New Jersey native Greg Trooper has been knocking around, making records since 1986, and he seems to get stronger and stronger with each one. He’s certainly respected in songwriter circles—Vince Gill, Maura O’Connell, and Steve Earle have all recorded his songs—but he’s a far-cry from the ubiquitous Music Row songsmiths. If anything, Trooper seems to have thrived in obscurity; it’s certainly hard to imagine steady growth like Trooper’s could have occurred if meddling from outside forces and concerns were involved.
Each of Trooper’s previous five records were for different labels, and Floating lands on arguably the largest roster so far: Sugar Hill’s. As big-label debuts go, it seems like a comfortable fit; Sugar Hill should be as familiar as anyone with the proper sales expectations for rootsy songwriters. In Trooper, though, they may get more than they bargained for. Floating is just the sort of solid, unassuming album that gains a life of its own through word-of-mouth and year-end “best of” lists.
Kicking off with the rich Hammond organ tones of “The Road So Long”, Floating establishes a warm, plainspoken feel from which Trooper never strays. Even on flashier songs like “Hummingbird”, Trooper stays firmly ensconced in the subtle, souful path he’s chosen for this album. The easygoing nature of Floating does come as a bit of a surprise, since Trooper’s previous effort, 2001’s Straight Down Rain, was firmly a rock record. The guitar still rears its head on occasion throughout Floating, but here Trooper seems more concerned with finding a comfortable style with which to cover a variety of topics.
Those topics range from death to love to wasted talent to Christmas lessons. The title track juxtaposes the pleasures of floating in the river’s water with the imagery of a murder victim who floated ashore years ago; even as the song grows increasingly grim, a gentle arrangement highlighted by fiddle and restrained guitar buoys Trooper’s relaxed delivery. “From Only You” kicks up its heels with spry mandolin and accordion as Trooper laments that a one-night stand doesn’t seem likely to repeat itself. “Hummingbird” sounds like a guitar-driven Buddy Miller gem as it tells the tale of a father who traded in his joy of playing guitar, and that the family sees its driving him to an early grave. Trooper’s most ambitious moment comes in “Muhammad Ali (The Meaning of Christmas)”, which derives its lesson from the boxing champ’s liveliness, self-respect, and adherence to his ideals.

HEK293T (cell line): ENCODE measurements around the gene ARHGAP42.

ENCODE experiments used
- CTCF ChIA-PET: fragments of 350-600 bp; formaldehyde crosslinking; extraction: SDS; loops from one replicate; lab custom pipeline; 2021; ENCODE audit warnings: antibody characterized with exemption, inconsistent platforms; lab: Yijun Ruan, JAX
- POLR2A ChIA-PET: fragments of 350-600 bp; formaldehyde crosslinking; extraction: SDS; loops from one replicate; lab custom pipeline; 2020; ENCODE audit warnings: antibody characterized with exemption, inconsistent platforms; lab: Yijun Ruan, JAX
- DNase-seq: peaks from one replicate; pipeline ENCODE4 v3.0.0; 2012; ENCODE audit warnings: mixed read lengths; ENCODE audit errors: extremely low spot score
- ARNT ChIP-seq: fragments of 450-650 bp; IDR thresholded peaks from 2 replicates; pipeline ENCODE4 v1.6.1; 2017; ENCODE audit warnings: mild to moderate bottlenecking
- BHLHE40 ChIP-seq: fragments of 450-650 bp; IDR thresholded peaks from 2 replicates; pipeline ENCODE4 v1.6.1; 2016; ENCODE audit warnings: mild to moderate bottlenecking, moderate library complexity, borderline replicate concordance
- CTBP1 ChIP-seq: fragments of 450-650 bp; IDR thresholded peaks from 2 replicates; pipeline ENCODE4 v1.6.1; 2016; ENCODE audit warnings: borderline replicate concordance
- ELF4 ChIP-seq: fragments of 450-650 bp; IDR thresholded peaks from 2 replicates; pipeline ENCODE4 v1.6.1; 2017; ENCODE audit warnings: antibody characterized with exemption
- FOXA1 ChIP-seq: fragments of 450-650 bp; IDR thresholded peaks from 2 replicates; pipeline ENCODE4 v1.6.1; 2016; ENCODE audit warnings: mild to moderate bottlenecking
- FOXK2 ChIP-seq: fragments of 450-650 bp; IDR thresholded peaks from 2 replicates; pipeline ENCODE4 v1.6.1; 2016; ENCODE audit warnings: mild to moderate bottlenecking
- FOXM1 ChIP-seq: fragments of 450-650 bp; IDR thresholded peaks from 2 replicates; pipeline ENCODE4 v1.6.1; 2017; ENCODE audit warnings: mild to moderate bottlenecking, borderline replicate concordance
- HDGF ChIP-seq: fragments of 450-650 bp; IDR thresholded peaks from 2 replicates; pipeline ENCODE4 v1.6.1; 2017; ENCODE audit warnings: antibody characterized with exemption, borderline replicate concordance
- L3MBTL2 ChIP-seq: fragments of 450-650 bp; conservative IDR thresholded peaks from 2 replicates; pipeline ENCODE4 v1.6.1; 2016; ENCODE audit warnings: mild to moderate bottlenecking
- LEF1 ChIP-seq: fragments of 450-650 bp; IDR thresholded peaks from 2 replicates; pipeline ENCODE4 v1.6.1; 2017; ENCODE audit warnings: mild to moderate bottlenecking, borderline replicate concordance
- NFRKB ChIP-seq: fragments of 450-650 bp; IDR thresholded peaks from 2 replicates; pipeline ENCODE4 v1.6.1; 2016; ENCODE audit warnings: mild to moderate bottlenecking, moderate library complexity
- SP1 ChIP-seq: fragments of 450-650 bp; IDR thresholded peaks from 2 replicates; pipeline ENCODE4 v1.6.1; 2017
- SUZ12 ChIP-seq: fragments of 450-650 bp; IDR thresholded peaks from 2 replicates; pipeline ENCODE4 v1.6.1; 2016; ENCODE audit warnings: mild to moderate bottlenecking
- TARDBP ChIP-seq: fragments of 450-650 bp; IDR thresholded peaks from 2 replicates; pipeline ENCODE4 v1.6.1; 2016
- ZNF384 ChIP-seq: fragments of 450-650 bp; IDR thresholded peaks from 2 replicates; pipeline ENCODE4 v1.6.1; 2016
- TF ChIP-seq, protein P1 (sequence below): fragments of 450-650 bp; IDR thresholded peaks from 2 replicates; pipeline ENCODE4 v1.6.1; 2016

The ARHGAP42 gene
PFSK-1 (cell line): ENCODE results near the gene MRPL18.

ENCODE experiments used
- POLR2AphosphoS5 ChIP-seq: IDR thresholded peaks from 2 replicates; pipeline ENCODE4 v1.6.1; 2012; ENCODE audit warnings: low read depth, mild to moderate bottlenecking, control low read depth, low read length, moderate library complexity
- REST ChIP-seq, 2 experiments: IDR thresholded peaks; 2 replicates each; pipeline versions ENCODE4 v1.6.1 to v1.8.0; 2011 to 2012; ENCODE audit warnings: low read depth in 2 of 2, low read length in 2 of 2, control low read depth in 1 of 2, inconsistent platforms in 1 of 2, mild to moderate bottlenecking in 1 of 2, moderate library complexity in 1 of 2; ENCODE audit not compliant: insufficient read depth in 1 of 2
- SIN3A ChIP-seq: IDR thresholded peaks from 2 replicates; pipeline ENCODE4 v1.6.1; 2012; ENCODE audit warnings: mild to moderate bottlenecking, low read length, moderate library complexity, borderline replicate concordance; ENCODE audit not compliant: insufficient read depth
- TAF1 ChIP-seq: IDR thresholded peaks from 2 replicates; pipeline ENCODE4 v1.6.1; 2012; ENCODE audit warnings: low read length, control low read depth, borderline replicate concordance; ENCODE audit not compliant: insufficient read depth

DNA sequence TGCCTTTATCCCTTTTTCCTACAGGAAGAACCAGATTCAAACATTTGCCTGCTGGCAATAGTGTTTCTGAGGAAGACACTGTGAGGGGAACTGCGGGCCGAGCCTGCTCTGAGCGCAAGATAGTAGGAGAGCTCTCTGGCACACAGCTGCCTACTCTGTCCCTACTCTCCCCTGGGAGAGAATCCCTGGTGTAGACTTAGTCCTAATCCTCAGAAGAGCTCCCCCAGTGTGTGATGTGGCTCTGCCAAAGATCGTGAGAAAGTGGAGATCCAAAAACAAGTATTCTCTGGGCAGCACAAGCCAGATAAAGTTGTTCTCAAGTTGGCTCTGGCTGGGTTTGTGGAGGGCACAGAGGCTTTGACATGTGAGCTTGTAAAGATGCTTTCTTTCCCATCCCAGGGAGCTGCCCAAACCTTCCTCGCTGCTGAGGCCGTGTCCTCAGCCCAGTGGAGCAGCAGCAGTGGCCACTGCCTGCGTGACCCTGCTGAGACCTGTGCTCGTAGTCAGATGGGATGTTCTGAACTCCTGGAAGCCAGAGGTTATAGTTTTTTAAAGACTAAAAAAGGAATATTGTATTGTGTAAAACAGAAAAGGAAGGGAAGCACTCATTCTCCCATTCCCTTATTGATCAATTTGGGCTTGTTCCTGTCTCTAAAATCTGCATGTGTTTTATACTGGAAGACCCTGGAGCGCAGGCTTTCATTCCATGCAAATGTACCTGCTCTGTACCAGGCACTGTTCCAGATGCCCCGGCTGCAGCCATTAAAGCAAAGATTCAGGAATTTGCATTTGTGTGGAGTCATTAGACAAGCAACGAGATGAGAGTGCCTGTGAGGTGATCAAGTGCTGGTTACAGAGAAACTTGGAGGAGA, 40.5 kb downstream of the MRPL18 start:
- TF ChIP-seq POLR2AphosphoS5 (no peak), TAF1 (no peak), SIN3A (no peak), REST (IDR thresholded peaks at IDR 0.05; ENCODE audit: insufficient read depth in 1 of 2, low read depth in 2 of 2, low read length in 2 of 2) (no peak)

Trooper approaches his songs with just as much variety in style, although in more subtle, rootsy ways. “Apology” would fit easily into the repertoire of any decent soul singer, and Trooper delivers his regret in classic R&B crooner style. On “Inisheer”, he approaches his side of a lovely duet with Maura O’Connell with a vocal cadence reminiscent of Lyle Lovett. “When My Tears Break Through” (on which he’s joined by Buddy Miller), Trooper opts for ringing guitars and subdued washes of cymbals.
Floating isn’t an album that whips your head around on first listen; rather, it gets a few hooks in you here or there and waits for you to come back for another listen. With each spin, it offers up a few more surprises—Trooper’s straightforward lyrics begin to take on resonance, the easygoing pace reveals itself to be more varied than you first suspected. It’s a remarkably well-crafted record, and hopefully one that will allow Trooper’s audience to grow in proportion to his skills.
// Sound Affects
"The man whose songs were recorded by Johnny Cash, Alan Jackson, Ricky Skaggs, David Allan Coe, The Highwaymen, and countless others succumbs to time’s cruel cue that the only token of permanence we have to offer are the effects of shared moments and memories.READ the article